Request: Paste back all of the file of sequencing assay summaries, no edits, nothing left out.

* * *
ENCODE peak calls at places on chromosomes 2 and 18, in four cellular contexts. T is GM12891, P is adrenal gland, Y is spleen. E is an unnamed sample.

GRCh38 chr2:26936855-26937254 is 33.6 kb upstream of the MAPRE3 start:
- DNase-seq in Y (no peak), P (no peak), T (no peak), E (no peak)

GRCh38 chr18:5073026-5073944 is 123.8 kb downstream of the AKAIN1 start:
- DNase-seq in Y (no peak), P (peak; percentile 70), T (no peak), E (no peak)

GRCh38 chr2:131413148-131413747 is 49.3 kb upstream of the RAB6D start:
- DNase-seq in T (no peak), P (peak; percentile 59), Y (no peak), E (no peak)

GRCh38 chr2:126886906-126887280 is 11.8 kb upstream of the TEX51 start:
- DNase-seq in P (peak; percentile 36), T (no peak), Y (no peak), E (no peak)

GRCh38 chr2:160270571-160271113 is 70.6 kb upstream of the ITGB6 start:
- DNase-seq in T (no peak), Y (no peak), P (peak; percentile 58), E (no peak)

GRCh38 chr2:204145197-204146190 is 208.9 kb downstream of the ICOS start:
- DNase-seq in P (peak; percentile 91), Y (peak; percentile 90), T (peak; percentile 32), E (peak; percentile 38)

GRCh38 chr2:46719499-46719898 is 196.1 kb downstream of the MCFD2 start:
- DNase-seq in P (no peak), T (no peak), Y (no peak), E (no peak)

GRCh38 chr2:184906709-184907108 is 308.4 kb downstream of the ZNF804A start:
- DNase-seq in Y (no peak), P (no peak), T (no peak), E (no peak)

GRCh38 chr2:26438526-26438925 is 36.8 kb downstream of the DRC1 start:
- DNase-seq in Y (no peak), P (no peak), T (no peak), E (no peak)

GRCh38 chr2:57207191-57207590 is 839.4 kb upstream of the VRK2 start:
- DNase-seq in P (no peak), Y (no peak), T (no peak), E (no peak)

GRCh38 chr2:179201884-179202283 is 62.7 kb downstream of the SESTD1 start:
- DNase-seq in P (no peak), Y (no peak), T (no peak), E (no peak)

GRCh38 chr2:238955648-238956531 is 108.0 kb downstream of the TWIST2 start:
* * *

ENCODE peak calls at places on chromosomes 2 and 18, in four cellular contexts. T is GM12891, P is adrenal gland, Y is spleen. E is an unnamed sample.

GRCh38 chr2:26936855-26937254 is 33.6 kb upstream of the MAPRE3 start:
- DNase-seq in Y (no peak), P (no peak), T (no peak), E (no peak)

GRCh38 chr18:5073026-5073944 is 123.8 kb downstream of the AKAIN1 start:
- DNase-seq in Y (no peak), P (peak; percentile 70), T (no peak), E (no peak)

GRCh38 chr2:131413148-131413747 is 49.3 kb upstream of the RAB6D start:
- DNase-seq in T (no peak), P (peak; percentile 59), Y (no peak), E (no peak)

GRCh38 chr2:126886906-126887280 is 11.8 kb upstream of the TEX51 start:
- DNase-seq in P (peak; percentile 36), T (no peak), Y (no peak), E (no peak)

GRCh38 chr2:160270571-160271113 is 70.6 kb upstream of the ITGB6 start:
- DNase-seq in T (no peak), Y (no peak), P (peak; percentile 58), E (no peak)

GRCh38 chr2:204145197-204146190 is 208.9 kb downstream of the ICOS start:
- DNase-seq in P (peak; percentile 91), Y (peak; percentile 90), T (peak; percentile 32), E (peak; percentile 38)

GRCh38 chr2:46719499-46719898 is 196.1 kb downstream of the MCFD2 start:
- DNase-seq in P (no peak), T (no peak), Y (no peak), E (no peak)

GRCh38 chr2:184906709-184907108 is 308.4 kb downstream of the ZNF804A start:
- DNase-seq in Y (no peak), P (no peak), T (no peak), E (no peak)

GRCh38 chr2:26438526-26438925 is 36.8 kb downstream of the DRC1 start:
- DNase-seq in Y (no peak), P (no peak), T (no peak), E (no peak)

GRCh38 chr2:57207191-57207590 is 839.4 kb upstream of the VRK2 start:
- DNase-seq in P (no peak), Y (no peak), T (no peak), E (no peak)

GRCh38 chr2:179201884-179202283 is 62.7 kb downstream of the SESTD1 start:
- DNase-seq in P (no peak), Y (no peak), T (no peak), E (no peak)

GRCh38 chr2:238955648-238956531 is 108.0 kb downstream of the TWIST2 start: